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Design Build: A Model of Collaboration and Empowerment

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As a continuation of our series about the delivery methods available for Owners, this post will focus on Design Build, a method that overcomes some of the challenges with CM at Risk.  This post will explain what’s involved with the method and the benefits and risks of choosing Design Build for your next project.

Understanding Design Build

With the Design Build delivery method, a single entity is hired that is responsible for both the design and construction of the project. This provides an opportunity for more collaboration in the planning phase of the project and allows contractor input earlier in the process. The Design Build team is then solely responsible for the delivery of the project. Most of the time, Owners turn over the majority of the risk and responsibility to the Design Build team to save time and money and are less involved in the day-to-day project activities.

The Benefits and Risks

Design Build provides the opportunity to realize cost and schedule efficiencies through increased collaboration between the design and construction team members. To optimize the efficiencies realized on the project, the Owner must fully empower the team by relinquishing some control and involvement.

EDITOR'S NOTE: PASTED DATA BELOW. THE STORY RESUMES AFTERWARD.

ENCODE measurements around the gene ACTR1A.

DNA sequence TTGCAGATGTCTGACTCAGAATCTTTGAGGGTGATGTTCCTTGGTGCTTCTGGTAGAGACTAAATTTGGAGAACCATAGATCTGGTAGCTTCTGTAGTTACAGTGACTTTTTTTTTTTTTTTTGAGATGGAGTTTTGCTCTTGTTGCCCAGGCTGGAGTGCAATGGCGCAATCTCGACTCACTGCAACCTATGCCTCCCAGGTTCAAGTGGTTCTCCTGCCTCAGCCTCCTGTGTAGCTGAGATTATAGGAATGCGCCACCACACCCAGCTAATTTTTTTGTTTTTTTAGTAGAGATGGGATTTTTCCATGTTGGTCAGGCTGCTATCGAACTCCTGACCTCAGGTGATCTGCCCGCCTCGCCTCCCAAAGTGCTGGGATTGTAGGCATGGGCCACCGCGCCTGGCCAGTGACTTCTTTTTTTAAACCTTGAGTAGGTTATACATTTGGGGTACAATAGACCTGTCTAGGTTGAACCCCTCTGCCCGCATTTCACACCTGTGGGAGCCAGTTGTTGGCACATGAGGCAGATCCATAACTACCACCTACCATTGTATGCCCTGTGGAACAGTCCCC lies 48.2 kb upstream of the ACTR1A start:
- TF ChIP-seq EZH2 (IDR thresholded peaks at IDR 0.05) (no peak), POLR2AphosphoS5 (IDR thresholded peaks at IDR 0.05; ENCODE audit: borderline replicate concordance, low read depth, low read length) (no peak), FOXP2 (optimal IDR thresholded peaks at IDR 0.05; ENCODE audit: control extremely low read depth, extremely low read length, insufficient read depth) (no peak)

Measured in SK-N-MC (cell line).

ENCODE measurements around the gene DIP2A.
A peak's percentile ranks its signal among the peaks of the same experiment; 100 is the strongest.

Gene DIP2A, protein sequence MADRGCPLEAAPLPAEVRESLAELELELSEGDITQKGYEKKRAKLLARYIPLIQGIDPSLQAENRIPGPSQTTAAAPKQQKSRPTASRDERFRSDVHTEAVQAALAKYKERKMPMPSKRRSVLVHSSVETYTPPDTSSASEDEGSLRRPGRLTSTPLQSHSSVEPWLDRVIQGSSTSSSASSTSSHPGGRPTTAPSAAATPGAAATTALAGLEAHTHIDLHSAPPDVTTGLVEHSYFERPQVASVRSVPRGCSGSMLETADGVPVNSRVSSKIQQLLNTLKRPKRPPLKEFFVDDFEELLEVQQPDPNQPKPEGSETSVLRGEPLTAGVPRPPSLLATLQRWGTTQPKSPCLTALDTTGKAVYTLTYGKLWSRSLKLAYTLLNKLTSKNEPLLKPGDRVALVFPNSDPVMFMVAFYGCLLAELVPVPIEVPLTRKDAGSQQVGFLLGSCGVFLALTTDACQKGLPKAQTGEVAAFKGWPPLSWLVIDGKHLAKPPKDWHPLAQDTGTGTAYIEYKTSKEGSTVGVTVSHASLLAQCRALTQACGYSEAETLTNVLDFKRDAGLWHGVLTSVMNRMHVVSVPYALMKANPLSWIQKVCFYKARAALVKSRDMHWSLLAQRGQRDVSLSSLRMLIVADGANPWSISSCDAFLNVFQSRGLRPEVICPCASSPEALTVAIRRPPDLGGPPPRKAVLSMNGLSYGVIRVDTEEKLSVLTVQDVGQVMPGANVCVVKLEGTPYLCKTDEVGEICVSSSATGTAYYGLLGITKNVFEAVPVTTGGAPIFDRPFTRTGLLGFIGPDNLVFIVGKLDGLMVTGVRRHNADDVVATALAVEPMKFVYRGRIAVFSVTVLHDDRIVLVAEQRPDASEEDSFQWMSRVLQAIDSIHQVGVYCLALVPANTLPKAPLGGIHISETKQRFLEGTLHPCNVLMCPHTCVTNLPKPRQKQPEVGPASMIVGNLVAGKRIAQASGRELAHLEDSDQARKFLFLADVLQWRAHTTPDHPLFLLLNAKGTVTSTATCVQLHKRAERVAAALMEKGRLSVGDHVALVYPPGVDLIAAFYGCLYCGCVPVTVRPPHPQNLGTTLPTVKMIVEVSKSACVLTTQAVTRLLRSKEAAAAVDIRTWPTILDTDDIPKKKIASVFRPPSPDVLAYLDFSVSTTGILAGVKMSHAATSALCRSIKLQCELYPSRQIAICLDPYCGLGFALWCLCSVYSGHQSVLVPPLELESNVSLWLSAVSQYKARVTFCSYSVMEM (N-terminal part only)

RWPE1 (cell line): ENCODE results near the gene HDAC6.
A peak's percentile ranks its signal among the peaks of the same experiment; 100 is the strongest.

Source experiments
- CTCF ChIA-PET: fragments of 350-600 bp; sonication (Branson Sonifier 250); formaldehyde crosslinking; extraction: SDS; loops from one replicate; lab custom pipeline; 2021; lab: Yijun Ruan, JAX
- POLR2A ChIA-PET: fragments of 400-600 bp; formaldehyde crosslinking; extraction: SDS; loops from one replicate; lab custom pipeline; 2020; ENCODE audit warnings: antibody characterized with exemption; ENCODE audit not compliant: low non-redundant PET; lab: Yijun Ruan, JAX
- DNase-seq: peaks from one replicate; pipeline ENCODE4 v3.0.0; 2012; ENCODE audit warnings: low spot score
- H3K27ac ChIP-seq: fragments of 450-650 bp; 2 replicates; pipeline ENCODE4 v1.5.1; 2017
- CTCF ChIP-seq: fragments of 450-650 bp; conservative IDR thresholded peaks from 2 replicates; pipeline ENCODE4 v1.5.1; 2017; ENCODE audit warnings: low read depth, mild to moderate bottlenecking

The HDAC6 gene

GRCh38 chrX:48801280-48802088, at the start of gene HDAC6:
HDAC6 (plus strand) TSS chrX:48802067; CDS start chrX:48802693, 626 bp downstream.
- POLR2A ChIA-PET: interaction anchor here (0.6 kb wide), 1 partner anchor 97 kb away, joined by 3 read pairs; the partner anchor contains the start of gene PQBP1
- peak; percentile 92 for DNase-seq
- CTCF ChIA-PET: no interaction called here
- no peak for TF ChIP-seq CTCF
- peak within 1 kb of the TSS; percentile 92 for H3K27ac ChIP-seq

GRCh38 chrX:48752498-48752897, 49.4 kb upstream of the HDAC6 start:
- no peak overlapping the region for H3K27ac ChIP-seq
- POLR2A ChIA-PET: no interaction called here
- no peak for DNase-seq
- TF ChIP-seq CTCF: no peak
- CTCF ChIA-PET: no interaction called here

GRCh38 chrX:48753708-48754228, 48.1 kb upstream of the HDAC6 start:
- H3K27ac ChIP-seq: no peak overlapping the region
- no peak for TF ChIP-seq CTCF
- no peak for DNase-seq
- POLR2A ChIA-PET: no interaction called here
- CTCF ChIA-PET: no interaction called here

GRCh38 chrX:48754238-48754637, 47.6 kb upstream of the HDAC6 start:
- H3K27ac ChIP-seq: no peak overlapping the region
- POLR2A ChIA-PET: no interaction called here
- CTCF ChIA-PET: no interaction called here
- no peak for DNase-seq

This delivery method is similar to CM at Risk in that there is a single point of responsibility for design and construction. Additionally, there is only one contract for the Owner, omitting the need for mediation between the designer and the contractor as required by other delivery methods with separate contracts for each party. The streamlined planning, workflow and communication enabled by the Design Build method provides the opportunity for fast track delivery, as construction can begin before design is fully complete.

Is Design Build right for your project?

Design Build is a good fit for projects with clear goals and objectives and a fast track schedule. Teams are empowered to work efficiently and make decisions in order to meet deadlines. Therefore, it’s important that the Owner is comfortable with setting the vision for the project and then having a lesser degree of involvement in the day-to-day operations.

We will continue to discuss delivery methods and the benefits of each in future blog posts.

One comment

David Hines says:

Sounds like a great method, and I will look forward to more information on this design/build process in the future. I can only imagine this would have a direct impact on waste reduction, and in turn; the overall cost of the project.
Waste, as we all should know, can show its ugly head in many forms. Quite simply put, it’s a lot more involved than just what goes into the roll off container. And waste reduction should be the goal of every team member, from top to bottom. Safety incidents are obviously the most costly form of loss, but after that workers need to be aware of other possible ways to reduce waste. That could be as simple as have the right personnel in the right job.
Thank You Again,
David W. Hines
Carpenter/Dow Construction

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